A new survey by the Pew Research Center means you can examine the religious beliefs and practices of individual countries in mind-numbing detail. Queue some surprising revelations.
In most countries and in most religions the research shows that women are usually more religious than men. They pray more; they attend more religious services; they’re more likely to believe in heaven and hell. Cynics might say… So what? Absolute trust in a higher power is something women are encouraged to show in all aspects of their life.
In only three of the countries surveyed, do Christian men pray more than the women, and two of those are African.
But Pew Research Center’s research is more interesting than that; Islam and Orthodox Judaism are the only faiths where generally men are more religious than women. This can be explained by the fact that Muslim men are usually expected to attend communal Friday midday prayers in the mosque and Orthodox women do not have to be present for worship ceremonies. However, countries in Africa seem to buck many of the more general trends.
In most Christian countries, women pray more than men. In only three of the countries surveyed, do Christian men pray more than the women, and two of those are African: Burkina Faso and Guinea-Bissau.
South Africa is the country where the most women compared to men attend worship services weekly; Kenya came close behind. Afghanistan topped the list of countries where the most men go to services compared to women, but Senegal was the African country which came highest.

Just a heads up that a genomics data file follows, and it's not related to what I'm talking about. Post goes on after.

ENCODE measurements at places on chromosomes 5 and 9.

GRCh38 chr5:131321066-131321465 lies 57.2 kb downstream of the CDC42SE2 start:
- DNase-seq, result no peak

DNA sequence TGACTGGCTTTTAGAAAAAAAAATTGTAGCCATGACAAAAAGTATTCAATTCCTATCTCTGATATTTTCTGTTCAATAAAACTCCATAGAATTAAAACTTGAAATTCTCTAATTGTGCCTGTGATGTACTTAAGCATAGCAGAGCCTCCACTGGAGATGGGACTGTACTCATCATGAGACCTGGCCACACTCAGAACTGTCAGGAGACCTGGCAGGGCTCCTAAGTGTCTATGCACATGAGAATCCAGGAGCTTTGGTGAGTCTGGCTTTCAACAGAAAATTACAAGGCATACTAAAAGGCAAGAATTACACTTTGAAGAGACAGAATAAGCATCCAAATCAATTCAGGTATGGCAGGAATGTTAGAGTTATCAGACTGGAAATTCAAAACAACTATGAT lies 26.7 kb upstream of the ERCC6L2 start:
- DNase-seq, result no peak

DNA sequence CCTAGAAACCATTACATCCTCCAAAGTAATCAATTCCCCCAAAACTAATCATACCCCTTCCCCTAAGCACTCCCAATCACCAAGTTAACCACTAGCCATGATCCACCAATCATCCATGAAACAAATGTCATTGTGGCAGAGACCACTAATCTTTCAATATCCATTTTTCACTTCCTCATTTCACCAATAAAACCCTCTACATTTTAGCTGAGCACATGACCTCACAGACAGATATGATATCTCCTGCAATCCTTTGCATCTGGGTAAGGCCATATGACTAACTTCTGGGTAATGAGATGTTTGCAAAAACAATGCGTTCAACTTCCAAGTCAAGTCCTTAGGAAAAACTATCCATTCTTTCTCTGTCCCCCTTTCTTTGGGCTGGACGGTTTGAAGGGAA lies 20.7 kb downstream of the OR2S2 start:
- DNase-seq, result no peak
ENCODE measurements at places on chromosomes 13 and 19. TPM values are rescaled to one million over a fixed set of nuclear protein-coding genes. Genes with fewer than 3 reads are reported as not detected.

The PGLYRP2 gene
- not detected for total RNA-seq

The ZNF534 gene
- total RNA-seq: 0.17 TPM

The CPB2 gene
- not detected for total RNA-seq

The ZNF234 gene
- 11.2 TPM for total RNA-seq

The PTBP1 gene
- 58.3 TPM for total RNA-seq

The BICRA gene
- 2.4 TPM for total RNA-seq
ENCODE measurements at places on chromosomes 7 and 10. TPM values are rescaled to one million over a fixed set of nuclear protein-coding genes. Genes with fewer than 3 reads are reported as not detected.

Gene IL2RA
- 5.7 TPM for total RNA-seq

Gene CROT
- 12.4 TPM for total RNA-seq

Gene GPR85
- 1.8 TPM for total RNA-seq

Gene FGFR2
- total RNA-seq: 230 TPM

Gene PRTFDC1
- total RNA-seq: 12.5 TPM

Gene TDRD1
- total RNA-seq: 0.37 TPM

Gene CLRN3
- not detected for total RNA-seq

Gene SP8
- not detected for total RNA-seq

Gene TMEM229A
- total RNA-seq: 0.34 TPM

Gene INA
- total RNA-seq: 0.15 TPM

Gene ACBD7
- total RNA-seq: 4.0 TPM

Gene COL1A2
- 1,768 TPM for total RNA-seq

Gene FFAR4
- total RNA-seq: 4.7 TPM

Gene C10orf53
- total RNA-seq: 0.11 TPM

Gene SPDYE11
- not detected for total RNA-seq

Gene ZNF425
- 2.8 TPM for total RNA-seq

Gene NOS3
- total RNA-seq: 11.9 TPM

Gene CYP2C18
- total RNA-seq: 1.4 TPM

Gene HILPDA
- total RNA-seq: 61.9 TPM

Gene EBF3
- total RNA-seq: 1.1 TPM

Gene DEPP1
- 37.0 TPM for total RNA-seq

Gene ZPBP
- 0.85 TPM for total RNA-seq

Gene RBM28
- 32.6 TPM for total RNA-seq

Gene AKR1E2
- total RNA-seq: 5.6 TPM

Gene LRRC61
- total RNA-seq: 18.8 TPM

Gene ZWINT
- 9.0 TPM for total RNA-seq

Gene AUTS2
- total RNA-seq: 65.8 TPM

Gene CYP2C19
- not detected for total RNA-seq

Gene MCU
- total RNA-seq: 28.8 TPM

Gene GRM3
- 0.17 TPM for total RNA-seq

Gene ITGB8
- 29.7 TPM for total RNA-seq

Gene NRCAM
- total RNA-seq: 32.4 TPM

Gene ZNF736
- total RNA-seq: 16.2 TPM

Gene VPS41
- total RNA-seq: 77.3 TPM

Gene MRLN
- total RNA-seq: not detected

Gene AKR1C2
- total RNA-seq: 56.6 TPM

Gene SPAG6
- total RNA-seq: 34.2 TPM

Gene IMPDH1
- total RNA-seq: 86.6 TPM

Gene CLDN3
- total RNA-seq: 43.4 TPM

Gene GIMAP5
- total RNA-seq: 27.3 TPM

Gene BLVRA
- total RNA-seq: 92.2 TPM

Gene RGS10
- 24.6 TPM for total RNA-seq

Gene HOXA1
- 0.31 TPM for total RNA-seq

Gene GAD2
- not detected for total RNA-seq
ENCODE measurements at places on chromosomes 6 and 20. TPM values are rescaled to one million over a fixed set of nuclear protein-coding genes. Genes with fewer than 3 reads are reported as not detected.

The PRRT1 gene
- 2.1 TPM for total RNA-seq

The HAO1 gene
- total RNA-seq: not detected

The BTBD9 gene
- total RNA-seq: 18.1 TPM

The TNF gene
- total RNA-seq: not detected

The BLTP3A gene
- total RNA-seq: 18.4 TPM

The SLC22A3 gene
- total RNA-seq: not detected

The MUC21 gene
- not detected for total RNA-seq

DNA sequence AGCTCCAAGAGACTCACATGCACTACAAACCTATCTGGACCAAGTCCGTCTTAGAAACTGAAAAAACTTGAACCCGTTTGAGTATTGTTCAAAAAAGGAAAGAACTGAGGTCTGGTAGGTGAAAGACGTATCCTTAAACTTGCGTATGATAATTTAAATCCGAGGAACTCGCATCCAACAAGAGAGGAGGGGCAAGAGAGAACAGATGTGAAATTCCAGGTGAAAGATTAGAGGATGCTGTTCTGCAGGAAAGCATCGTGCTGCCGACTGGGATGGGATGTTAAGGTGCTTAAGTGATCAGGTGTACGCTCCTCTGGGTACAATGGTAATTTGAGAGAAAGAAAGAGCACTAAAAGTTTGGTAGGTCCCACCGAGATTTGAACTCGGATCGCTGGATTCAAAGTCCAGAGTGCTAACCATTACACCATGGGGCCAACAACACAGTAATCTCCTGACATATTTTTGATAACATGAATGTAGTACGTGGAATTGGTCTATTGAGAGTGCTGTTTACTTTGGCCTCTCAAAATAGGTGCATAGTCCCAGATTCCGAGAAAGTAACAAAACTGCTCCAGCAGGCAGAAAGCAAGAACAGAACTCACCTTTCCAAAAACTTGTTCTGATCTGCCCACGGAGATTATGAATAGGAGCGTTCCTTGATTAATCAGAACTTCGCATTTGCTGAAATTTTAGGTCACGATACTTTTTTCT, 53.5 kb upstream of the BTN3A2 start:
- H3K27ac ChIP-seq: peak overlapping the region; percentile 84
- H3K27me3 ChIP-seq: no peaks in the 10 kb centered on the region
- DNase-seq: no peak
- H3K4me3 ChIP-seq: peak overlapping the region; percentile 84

In Muslim countries, women and men pray about equally. However in three countries, more men pray than women: Senegal, Tanzania and Mozambique.
There are two countries where men are more likely to consider religion of greater personal importance than women.
In 46 of the 84 countries for which data are available, women and men are about equally likely to say religion is “very important” in their lives. Otherwise, women care more. But there are two countries where men are more likely to consider religion of greater personal importance than women: Israel and Mozambique.
Conduct your own mini inquisition and find out how religious your compatriots and neighbours are here. Or you can simply get lost in Pew’s wealth of statistics and find out what percentage of parents know their teen’s email password or which things make people change their social media profiles the most. Go forth and waste time.